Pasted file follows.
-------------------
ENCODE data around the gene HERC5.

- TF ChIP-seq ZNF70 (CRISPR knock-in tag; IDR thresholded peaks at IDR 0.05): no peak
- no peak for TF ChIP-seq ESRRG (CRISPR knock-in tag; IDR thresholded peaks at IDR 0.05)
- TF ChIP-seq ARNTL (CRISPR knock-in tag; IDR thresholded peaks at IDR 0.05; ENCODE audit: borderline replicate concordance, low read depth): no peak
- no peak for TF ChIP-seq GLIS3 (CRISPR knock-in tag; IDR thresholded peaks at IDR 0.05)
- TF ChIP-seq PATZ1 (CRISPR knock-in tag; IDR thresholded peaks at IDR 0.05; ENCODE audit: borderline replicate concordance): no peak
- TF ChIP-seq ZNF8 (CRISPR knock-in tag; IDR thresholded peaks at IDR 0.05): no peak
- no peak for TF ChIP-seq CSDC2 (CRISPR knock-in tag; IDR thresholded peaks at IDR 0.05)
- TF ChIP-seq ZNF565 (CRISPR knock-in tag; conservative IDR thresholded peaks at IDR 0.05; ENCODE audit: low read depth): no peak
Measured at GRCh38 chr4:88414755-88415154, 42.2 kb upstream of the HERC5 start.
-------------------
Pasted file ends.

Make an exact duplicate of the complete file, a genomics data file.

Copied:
ENCODE data around the gene HERC5.

- TF ChIP-seq ZNF70 (CRISPR knock-in tag; IDR thresholded peaks at IDR 0.05): no peak
- no peak for TF ChIP-seq ESRRG (CRISPR knock-in tag; IDR thresholded peaks at IDR 0.05)
- TF ChIP-seq ARNTL (CRISPR knock-in tag; IDR thresholded peaks at IDR 0.05; ENCODE audit: borderline replicate concordance, low read depth): no peak
- no peak for TF ChIP-seq GLIS3 (CRISPR knock-in tag; IDR thresholded peaks at IDR 0.05)
- TF ChIP-seq PATZ1 (CRISPR knock-in tag; IDR thresholded peaks at IDR 0.05; ENCODE audit: borderline replicate concordance): no peak
- TF ChIP-seq ZNF8 (CRISPR knock-in tag; IDR thresholded peaks at IDR 0.05): no peak
- no peak for TF ChIP-seq CSDC2 (CRISPR knock-in tag; IDR thresholded peaks at IDR 0.05)
- TF ChIP-seq ZNF565 (CRISPR knock-in tag; conservative IDR thresholded peaks at IDR 0.05; ENCODE audit: low read depth): no peak
Measured at GRCh38 chr4:88414755-88415154, 42.2 kb upstream of the HERC5 start.